About one-third of health care payments made last year were associated with value-based models, suggesting the health care industry is steadily moving away from the traditional fee-for-service model, according to a progress report by the Health Care Payment Learning and Action Network (HCP-LAN).
For the report, HCP-LAN examined fee-for-service Medicare data as well as data from 61 health plans and three fee-for-service Medicaid states. HCP-LAN looked at the volume of in-network and out-of-network health care spending tied to alternative payment models (APM).
The spending was divided into four categories established by HCP-LAN:
- Category 1, which includes traditional fee-for-service and other payments that are not linked to quality;
- Category 2, which includes care coordination fees and pay-for-performance; and
- Categories 3 and 4, which include shared risk, shared savings, bundled payments and population-based payments.
Health care dollars in value-based care 'steadily' increasing
The report found that 34% of health care dollars in 2017, were tied to Categories 3 and 4.
This represents an increase in value-based care spending since 2016, according the report, when 23% of health care dollars were linked to APMs that consider value and quality.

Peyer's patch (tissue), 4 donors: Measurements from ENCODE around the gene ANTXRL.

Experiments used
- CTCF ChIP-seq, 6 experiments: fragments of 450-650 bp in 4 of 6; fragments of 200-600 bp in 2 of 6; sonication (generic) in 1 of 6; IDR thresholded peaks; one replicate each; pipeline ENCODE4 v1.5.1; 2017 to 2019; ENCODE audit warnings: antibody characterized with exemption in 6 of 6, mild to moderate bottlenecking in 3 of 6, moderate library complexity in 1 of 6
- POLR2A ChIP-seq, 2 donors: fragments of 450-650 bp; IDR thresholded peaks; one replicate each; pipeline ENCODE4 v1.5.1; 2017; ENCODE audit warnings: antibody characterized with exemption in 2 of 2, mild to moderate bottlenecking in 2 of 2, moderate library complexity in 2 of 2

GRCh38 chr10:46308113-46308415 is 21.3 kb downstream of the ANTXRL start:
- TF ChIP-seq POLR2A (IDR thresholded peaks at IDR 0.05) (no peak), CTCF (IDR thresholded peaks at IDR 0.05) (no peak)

The remaining health care dollars in 2017 were tied to payments in categories 1 and 2, with 25% of payments falling into category 2 and 41% of payments falling into category 1—meaning there was no tie to quality.
Can the health care industry continue the steady shift toward value-based payments?
The report findings show "that there is sustained, positive momentum in the effort to shift health care payments from traditional fee-for-service into value-based payments," Mark McClellan, co-chair of the HCP-LAN guiding committee and director of the Robert J. Margolis Center for Health Policy, said.
Separately, Adam Boehler, deputy administrator at CMS and director of CMMI, said the shift toward value-based payments indicates that the health care industry, which usually moves like "molasses," has "transformed a lot."
However, Boehler and McClellan agreed that for the shift to continue providers would have to be willing to enter more complex payment models
McClellan said, "While we celebrate the increase in overall APM adoption, we also know further progress on payment reform will be important to ensure health care dollars flow through models that have more risk" (Gooch, Becker's Hospital CFO Report, 10/22; Minemyer, FierceHealthcare, 10/22; 2018 APM Measurement Effort, 10/22).
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